“Nobody can express big things until they have gone through soul stirring experiences.”
Elinor Mordaunt must have gone through her share of ‘soul stirring experiences’ if the stories found in The Villa and the Vortex are anything to go by. Her collection of nine tales of the macabre from the early 1900s is not only filled with disturbing glimpses of the supernatural but often a rousing critique of the society Mordaunt found herself in.
The tales themselves ooze atmosphere throughout a range familiar set pieces to period supernatural yarns; echoing mansions, remote villages, rolling moors. If you’re here for quintessential haunted worlds to get lost in you won’t be disappointed. Alongside this the underlying themes of many tales still hold weight today; when friends and family fail to empathise with differing experiences of others we’re told that it’s this “sort of standardising of right and wrong which does more to prevent progress than anything else in this world” – an observation that feels particularly relevant in modern times.
As with any collection of stories there are sure to be stand out moments alongside more forgettable ones, and that can naturally be said here. The very first story easily stands out with its eerily simply premise; a recurring nightmare each and every birthday of a shambling ominous presence moving down a corridor, getting closer and closer with each passing year. Here it’s the fear of the of thin that slowly unravels our protagonist’s life; the dread of an inevitable event stealing the joy of life from a protagonist who by rights has everything you could ever dream of. It’s a brilliant, oppressive tale that instantly showcases the timelessness of the supernatural whilst overtly conceding that true fear lies in the anticipation of something horrific – something that will no doubt ring true with any fan of the genre (and anyone who’s been disappointed with one of Stephen King’s infamous anti-climatic reveals!).
Mordaunt takes her time establishing each story, making us wait for the tension to reveal itself, and whilst such atmospheric scene setting is initially captivating it unfortunately becomes a little too familiar; with each tale suffering for feeling that much less original that the previous.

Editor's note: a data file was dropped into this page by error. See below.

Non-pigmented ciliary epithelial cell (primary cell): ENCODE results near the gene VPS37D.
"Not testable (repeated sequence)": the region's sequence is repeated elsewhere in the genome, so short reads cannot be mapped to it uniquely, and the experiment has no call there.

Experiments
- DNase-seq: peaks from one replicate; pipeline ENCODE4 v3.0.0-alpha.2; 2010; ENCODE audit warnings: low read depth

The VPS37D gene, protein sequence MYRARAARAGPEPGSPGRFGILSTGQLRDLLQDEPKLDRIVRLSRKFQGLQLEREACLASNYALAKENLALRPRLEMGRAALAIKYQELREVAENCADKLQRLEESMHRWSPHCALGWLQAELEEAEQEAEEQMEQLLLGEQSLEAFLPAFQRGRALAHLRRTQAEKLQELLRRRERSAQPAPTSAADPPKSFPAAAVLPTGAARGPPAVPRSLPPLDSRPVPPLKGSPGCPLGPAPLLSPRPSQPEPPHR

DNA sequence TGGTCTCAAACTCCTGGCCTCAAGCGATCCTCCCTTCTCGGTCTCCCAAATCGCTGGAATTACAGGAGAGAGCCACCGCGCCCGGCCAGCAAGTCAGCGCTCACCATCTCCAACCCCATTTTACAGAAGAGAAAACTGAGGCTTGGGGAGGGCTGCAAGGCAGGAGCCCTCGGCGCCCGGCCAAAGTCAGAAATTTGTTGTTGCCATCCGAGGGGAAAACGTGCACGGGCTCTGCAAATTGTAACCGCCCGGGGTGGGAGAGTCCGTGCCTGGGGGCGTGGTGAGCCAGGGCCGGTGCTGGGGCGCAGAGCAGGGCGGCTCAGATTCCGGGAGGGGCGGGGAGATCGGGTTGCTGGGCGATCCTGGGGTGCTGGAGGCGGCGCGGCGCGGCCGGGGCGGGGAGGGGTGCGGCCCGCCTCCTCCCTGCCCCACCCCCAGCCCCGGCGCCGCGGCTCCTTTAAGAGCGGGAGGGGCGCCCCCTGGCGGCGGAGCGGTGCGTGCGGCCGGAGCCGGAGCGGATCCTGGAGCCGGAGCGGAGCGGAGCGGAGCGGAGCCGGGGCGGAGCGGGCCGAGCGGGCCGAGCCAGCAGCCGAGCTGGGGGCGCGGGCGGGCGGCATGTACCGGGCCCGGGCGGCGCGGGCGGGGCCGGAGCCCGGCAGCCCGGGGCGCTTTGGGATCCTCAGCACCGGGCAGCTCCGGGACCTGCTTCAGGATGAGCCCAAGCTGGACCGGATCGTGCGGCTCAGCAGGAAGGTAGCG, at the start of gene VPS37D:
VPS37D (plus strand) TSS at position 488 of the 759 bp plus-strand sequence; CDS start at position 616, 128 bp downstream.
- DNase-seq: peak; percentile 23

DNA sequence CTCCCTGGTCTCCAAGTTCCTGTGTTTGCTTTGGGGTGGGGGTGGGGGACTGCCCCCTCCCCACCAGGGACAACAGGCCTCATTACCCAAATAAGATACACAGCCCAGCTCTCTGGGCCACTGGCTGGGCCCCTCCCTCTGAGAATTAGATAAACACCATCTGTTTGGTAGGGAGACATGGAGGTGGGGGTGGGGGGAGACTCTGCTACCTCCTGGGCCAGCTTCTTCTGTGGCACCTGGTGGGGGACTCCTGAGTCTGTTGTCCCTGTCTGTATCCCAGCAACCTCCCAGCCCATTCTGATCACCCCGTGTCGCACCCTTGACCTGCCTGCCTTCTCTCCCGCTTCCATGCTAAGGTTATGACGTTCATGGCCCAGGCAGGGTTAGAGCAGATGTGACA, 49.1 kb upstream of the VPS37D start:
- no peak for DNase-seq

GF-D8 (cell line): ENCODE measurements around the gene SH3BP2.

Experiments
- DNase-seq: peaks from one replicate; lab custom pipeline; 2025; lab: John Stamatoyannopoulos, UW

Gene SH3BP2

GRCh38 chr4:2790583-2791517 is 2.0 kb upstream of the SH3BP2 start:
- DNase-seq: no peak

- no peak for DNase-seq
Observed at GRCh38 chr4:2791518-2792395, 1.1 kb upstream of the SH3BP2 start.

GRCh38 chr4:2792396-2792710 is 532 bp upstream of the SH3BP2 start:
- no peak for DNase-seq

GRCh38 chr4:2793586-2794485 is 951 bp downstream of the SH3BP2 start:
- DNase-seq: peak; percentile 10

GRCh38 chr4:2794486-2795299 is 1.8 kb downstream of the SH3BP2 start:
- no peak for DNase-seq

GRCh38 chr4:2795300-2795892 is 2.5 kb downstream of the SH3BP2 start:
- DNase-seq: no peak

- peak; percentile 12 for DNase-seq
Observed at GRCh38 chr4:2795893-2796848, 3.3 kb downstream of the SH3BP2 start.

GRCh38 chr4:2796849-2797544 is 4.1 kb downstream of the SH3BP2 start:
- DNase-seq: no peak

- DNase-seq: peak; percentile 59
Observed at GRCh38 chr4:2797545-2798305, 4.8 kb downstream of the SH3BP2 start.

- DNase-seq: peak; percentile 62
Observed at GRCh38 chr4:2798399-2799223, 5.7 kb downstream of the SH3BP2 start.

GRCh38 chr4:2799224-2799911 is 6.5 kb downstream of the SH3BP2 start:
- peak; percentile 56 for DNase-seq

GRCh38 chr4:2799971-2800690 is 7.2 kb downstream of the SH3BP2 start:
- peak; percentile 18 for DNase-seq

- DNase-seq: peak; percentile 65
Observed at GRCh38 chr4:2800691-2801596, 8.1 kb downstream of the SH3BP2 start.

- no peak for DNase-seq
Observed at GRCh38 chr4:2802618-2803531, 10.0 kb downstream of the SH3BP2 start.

The majority of tales begin with a slow exposition of our protagonist’s life (typically highlighting the ways in which they didn’t quite fit the mould society had carved for them) or, on occasion, a similarly detailed account of our setting. Conversely, they all tend to end with an almost jarringly pacey crescendo in the final couple of pages, sometimes leading to flipping back through the story in case something was missed (‘The Country Side’ being a particularly good example of this). Whilst shock endings and fleshed out characters are never bad things, by the second half of the book the familiarity of the journey threatens to overshadow the individuality of each horror.
Throughout, though, Mordaunt revels in highlighting the fragility of society and is keen to convey her distaste for the status quo; the dominance of religion, wealth, status, gender roles – all find their critiques within the stories here. There’s a joyous contempt for the aspirational lifestyles of the time; you can almost hear the eye rolling as a couple is introduced as ‘doing’ the Adriatic in ‘The Villa’. Mordaunt’s own life was somewhat progressive (as the book’s introduction clues us into) and often it’s the staunch refusal to believe that things can be anything other that what they have always been that contributes to her character’s undoing. If the narrative flow becomes predictable, Mordaunt’s critiques and observations remain fresh and inspiring throughout.
Any Cop?: An enjoyable collection of atmospheric tales from an intriguing voice. Read it as much for the quintessential macabre set pieces as the societal commentary throughout.